So I am writing this among a Christmas tree and a mixture of paint cans and sawdust. Contractors have been bustling around my Bellevue home getting it ready to go on the market, my abs are sore from bagging so.many.wet.leaves (way to procrastinate on that one, KK), and my car is filled for yet another trip to the Goodwill.  I’ve been mulling this post over since that breakfast many days ago, and had put it on hold until things settled down.  But as I paused to scroll through social media tonight and was met with electronic screams urging me to take over the world and dream big and stop wasting this life - and as I found myself beleiving them for a moment - I felt the need to share these thoughts before the ball falls on a new year in a few days’ time.

We live in a society where we are constantly told to do more, faster, bigger, and grander all the time.  Taking a day off from work is a sign of weakness – that you’ve lost your hustle.  There’s the boss babe movement and the constant pursuit to shatter the glass ceiling (and don’t get me wrong, we women should be shattering the shit out of that thing, but by no means are any of us required to take on that mission if it doesn’t feel right or to do it in the ways that others are).  We even celebrate those who don’t miss a day of work and train for a marathon while undergoing chemotherapy.  Books want to teach us to be skinny on just 5 hours of sleep a night and I can’t even count the number of Facebook and Instagram posts I see a day encouraging me to get my nutrition from a shake or a gummy of some kind so that I can forgo preparing real food in favor of maintaining a lightning fast pace of life.   

These are not good messages.  I’ll admit that I felt significant guilt that I eagerly took the Benadryl-induced nap during my chemotherapy days when I would see photos later on social media of the power-babes who brought their home offices to the infusion center with them and powered through.  I felt like a loser for barely making it around the neighborhood with Hope most days, never mind accomplishing an asana practice.  I beat myself up for much of this past year because running a distance race just wasn’t working out for my new body.  And I continue to be called “grandma” because I choose to go to bed by 9:30 pm most days because that is what my body needs to rest. 

It has taken significant work for me to realize that there is nothing wrong with me or the slower lifestyle I have chosen on this side of cancer the second time around.  But there is something very wrong with a society that tells me daily how lazy I am for it.   

*   *   *

“I am so freaking lazy.”

I am sitting on the couch bad-mouthing myself for opting for tea and the next season of The Magicians (if Hogwarts won’t have me, I swear Brakebills will) rather than getting into the studying and asanaing and socializing I had told myself the holidays would consist of.  It’s a delicate time of year for me generally, and I while I know that this is what is required tonight, I also know that there are some “babes” out there in social media land currently hustling and killing it and shattering the earth in ways that I simply can’t muster up the energy to do tonight.  So I snuggle deeper into my quilt and pull Hope closer to me and start to cry.  I fall asleep by 7:30, the tea going cold beside me.  I find out the next day that I have mono.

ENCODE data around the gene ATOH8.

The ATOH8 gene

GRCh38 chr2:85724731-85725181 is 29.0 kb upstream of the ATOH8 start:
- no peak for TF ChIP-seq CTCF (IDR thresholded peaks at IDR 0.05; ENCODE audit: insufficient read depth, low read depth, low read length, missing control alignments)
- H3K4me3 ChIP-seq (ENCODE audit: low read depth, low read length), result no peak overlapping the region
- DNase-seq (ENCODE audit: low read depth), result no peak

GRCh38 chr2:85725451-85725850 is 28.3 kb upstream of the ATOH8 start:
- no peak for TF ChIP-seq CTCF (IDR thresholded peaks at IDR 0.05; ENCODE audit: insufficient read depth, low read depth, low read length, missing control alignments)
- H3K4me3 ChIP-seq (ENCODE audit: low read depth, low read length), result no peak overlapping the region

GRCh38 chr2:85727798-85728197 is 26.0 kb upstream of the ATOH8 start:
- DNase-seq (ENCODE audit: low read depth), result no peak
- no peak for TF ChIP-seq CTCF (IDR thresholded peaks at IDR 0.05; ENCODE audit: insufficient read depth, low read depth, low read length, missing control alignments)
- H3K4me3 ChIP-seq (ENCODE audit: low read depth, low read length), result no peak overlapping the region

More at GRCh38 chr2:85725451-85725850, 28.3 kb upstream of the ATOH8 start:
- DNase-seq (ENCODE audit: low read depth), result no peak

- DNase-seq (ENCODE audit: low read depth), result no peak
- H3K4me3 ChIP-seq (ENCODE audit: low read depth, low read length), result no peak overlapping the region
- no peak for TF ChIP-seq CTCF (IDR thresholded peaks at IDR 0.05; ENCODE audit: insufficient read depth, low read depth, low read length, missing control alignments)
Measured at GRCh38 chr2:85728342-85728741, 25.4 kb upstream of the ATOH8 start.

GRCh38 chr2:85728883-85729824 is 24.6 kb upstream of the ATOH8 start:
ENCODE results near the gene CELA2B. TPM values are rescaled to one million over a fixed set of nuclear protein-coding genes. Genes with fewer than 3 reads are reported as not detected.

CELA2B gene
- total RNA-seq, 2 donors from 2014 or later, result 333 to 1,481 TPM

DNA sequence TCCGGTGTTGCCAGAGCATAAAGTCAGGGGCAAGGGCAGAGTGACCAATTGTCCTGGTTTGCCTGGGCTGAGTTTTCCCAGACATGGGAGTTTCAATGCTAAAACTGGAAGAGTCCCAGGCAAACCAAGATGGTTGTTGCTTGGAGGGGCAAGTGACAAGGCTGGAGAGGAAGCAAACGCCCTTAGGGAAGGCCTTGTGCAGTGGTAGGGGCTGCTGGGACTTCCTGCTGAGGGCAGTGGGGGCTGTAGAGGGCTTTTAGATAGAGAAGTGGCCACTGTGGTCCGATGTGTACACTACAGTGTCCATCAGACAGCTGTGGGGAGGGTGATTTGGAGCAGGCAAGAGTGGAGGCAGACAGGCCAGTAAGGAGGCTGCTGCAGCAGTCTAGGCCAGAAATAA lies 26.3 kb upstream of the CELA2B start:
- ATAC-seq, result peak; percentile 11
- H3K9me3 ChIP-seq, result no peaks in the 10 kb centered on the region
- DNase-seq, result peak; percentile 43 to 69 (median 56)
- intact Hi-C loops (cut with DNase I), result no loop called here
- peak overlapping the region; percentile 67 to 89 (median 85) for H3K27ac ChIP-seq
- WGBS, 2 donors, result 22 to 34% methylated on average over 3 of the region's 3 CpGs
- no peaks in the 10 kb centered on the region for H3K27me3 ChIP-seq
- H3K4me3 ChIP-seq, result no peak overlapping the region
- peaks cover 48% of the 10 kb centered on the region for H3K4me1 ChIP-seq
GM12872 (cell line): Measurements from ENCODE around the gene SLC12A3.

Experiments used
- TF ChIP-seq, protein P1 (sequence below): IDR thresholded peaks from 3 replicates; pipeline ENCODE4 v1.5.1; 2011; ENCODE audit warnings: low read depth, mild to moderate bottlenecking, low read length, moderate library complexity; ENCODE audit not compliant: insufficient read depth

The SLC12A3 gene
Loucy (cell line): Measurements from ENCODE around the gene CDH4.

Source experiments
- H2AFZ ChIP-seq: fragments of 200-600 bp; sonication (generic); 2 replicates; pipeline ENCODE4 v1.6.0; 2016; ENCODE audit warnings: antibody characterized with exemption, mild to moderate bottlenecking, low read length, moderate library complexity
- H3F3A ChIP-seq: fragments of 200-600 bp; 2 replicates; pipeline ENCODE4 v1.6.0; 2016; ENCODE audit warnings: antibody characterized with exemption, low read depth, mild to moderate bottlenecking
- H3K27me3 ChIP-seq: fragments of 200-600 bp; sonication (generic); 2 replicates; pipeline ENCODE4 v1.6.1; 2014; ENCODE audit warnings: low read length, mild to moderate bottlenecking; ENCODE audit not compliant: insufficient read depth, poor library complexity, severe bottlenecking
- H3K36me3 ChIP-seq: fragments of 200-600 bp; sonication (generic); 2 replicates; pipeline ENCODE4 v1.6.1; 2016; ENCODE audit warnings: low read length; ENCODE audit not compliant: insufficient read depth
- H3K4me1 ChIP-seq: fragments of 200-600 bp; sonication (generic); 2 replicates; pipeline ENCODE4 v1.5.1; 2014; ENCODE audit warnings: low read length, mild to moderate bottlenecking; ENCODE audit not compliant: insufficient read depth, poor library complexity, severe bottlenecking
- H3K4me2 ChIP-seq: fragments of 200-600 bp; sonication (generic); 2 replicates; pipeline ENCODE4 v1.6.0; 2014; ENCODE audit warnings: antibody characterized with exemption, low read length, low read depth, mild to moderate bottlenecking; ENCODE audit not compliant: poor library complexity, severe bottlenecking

In the month leading up to this night, the wheels had started to come off as I juggled work and school and buying and selling property alongside the demands of the holidays.  As I leave the doctor’s office, I hear God whisper that he’s reminding me gently before he has to really lay the law down again.  Slow down.

*   *   *

I look up from my coffee and my mind comes back from that era of borrowed time.  “I don’t want to do all the things anymore,” I tell him.  “I only want to do the things that are right for me.”

That is the thing I have learned in double overtime.  Discernment.  That subtle art of understanding what it is that I was put here to do, and what is best left to others. 

I am no longer the yes [wo]man that I used to be.  Sure, I still love a good adventure, and I’ll jump in the car without a blink to attend a workshop 90 minutes away with one of my beloved teachers.  But I don’t fill my schedule with every workshop offering in a 10-mile radius, afraid I might miss something there.  And I’ll add a second week to a trip to Hawaii to do some volunteer work, but trekking Machu Picchu is someone else’s adventure this year.  The word “no” has firmly rooted itself in my vocabulary, and as a result my life has slowed, has quieted, has taken on a peaceful tone that would have made by skin crawl just three years ago, but that now helps me understand just where it is that I am meant to go.    

I am not lazy.  Even on the Saturdays where I might not leave the house at all.

In this new space, I am finally attuned to what my body, my spirit, my mind require.  Sometimes that’s a long hike in the woods.  Sometimes it’s a grand adventure.  And sometimes it betting every last dollar that I have to my name on a quiet patch of pasture in a valley to the west. 

Maybe its not bad ass.  Maybe its doesn’t make me a “boss babe”.  I may not be killing it or lighting up every party or running through terminals to catch airplanes. 

But I am out living the very life that was meant for me.  And no one else’s. 

That seems to be the beauty of double-overtime: that sometimes the quiet, carefully curated life, is the very best one of all.

life after chemoKaity Kasper